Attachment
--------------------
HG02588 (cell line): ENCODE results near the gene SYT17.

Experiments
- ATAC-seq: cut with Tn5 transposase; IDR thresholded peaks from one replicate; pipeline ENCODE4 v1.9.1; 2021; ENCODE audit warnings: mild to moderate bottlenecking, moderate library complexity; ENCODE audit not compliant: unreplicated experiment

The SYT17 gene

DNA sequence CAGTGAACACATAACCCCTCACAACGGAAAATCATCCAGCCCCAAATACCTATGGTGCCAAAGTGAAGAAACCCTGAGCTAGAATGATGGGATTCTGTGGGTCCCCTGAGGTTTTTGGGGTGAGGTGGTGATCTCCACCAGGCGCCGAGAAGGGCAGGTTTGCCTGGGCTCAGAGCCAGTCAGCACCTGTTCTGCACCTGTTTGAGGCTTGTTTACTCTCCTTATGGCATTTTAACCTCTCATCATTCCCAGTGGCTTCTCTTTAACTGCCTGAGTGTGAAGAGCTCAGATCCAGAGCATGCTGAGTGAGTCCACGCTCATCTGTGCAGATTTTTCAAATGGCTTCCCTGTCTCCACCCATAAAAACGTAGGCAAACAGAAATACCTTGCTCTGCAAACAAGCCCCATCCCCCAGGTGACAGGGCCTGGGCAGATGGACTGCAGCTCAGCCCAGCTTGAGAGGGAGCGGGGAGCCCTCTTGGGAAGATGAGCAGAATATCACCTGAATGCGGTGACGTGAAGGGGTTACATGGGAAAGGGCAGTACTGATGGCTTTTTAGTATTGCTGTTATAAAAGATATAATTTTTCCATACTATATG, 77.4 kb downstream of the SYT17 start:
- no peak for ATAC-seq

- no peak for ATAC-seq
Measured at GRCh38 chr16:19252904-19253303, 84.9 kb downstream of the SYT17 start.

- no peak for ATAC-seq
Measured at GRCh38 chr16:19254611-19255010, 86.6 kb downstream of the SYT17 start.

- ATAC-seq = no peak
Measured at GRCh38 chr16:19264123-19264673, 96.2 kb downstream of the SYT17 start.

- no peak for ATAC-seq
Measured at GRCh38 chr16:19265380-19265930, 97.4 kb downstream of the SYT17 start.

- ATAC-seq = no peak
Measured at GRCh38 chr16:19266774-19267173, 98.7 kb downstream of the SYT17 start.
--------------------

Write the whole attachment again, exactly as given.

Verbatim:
HG02588 (cell line): ENCODE results near the gene SYT17.

Experiments
- ATAC-seq: cut with Tn5 transposase; IDR thresholded peaks from one replicate; pipeline ENCODE4 v1.9.1; 2021; ENCODE audit warnings: mild to moderate bottlenecking, moderate library complexity; ENCODE audit not compliant: unreplicated experiment

The SYT17 gene

DNA sequence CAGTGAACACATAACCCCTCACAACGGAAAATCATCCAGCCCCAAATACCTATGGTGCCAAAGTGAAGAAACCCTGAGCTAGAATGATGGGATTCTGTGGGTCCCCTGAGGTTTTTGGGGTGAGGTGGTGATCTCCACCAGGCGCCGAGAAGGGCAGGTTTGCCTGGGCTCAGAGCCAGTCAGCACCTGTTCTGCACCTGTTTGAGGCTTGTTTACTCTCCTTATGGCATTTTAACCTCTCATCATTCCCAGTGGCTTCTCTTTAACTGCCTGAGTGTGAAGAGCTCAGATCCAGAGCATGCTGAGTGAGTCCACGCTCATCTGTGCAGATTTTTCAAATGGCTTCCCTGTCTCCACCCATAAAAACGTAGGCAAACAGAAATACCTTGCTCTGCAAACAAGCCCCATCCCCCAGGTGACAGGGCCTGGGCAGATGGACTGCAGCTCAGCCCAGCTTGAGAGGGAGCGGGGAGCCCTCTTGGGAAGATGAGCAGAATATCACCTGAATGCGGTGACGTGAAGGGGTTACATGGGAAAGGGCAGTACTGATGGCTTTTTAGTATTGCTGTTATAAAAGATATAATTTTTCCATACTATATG, 77.4 kb downstream of the SYT17 start:
- no peak for ATAC-seq

- no peak for ATAC-seq
Measured at GRCh38 chr16:19252904-19253303, 84.9 kb downstream of the SYT17 start.

- no peak for ATAC-seq
Measured at GRCh38 chr16:19254611-19255010, 86.6 kb downstream of the SYT17 start.

- ATAC-seq = no peak
Measured at GRCh38 chr16:19264123-19264673, 96.2 kb downstream of the SYT17 start.

- no peak for ATAC-seq
Measured at GRCh38 chr16:19265380-19265930, 97.4 kb downstream of the SYT17 start.

- ATAC-seq = no peak
Measured at GRCh38 chr16:19266774-19267173, 98.7 kb downstream of the SYT17 start.